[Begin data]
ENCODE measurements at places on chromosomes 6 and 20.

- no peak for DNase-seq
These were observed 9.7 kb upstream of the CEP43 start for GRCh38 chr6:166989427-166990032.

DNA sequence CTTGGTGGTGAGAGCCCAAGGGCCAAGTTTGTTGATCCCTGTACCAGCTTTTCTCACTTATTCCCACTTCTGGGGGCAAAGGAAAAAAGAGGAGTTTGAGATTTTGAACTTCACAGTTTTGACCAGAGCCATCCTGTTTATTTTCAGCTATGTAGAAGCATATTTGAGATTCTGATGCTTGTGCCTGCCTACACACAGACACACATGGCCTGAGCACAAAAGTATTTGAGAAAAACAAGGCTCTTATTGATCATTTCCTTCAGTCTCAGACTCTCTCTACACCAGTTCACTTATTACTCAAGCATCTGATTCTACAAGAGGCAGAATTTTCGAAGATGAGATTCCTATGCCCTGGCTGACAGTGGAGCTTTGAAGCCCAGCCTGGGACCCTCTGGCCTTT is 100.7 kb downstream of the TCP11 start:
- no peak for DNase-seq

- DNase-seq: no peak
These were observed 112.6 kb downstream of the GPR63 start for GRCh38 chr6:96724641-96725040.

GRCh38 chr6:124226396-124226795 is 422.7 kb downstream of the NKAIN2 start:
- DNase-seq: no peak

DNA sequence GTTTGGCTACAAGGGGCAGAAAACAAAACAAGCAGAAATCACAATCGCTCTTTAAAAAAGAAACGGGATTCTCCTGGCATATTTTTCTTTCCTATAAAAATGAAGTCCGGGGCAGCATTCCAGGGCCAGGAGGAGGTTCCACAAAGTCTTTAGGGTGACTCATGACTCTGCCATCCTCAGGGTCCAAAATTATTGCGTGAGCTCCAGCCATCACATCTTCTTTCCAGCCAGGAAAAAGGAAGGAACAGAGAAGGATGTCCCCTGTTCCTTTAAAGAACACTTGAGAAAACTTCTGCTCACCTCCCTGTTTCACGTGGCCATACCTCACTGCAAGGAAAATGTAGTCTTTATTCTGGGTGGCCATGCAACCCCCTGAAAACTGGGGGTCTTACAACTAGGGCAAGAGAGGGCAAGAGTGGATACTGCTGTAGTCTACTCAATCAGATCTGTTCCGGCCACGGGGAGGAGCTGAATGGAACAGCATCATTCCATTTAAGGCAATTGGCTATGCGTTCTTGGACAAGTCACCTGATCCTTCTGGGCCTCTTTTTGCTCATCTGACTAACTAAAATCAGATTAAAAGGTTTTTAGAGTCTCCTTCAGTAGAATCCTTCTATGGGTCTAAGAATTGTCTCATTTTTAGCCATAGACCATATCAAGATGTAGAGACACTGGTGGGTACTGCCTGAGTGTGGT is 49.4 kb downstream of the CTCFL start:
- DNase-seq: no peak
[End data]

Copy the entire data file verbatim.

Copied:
ENCODE measurements at places on chromosomes 6 and 20.

- no peak for DNase-seq
These were observed 9.7 kb upstream of the CEP43 start for GRCh38 chr6:166989427-166990032.

DNA sequence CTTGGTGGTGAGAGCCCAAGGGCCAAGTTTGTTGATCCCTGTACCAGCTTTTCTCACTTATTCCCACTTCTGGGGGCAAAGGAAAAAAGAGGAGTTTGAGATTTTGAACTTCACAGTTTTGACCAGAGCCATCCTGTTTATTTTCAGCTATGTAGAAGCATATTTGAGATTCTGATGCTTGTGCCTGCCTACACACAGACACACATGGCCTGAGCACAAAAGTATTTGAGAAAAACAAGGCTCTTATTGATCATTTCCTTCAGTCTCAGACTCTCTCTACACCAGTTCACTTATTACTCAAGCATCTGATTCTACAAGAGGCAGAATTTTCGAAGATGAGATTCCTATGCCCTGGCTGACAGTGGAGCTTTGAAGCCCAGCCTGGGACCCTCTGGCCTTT is 100.7 kb downstream of the TCP11 start:
- no peak for DNase-seq

- DNase-seq: no peak
These were observed 112.6 kb downstream of the GPR63 start for GRCh38 chr6:96724641-96725040.

GRCh38 chr6:124226396-124226795 is 422.7 kb downstream of the NKAIN2 start:
- DNase-seq: no peak

DNA sequence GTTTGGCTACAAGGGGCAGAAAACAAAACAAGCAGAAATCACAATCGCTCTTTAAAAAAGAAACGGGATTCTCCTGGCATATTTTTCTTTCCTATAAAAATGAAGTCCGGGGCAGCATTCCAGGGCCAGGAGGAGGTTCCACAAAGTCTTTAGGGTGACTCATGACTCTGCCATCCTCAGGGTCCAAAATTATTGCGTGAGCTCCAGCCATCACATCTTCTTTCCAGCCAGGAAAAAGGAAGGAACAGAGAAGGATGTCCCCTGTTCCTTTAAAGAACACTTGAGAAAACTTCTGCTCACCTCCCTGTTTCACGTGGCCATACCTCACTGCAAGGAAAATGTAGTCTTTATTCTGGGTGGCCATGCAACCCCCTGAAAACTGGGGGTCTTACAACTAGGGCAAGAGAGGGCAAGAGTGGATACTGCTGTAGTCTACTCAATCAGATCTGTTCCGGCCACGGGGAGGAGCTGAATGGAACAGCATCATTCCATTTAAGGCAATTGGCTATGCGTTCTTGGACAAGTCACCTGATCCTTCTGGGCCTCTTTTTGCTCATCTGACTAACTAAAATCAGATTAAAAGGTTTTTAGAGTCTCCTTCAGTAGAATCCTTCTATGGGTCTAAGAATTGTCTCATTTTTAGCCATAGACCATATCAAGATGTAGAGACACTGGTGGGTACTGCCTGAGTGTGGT is 49.4 kb downstream of the CTCFL start:
- DNase-seq: no peak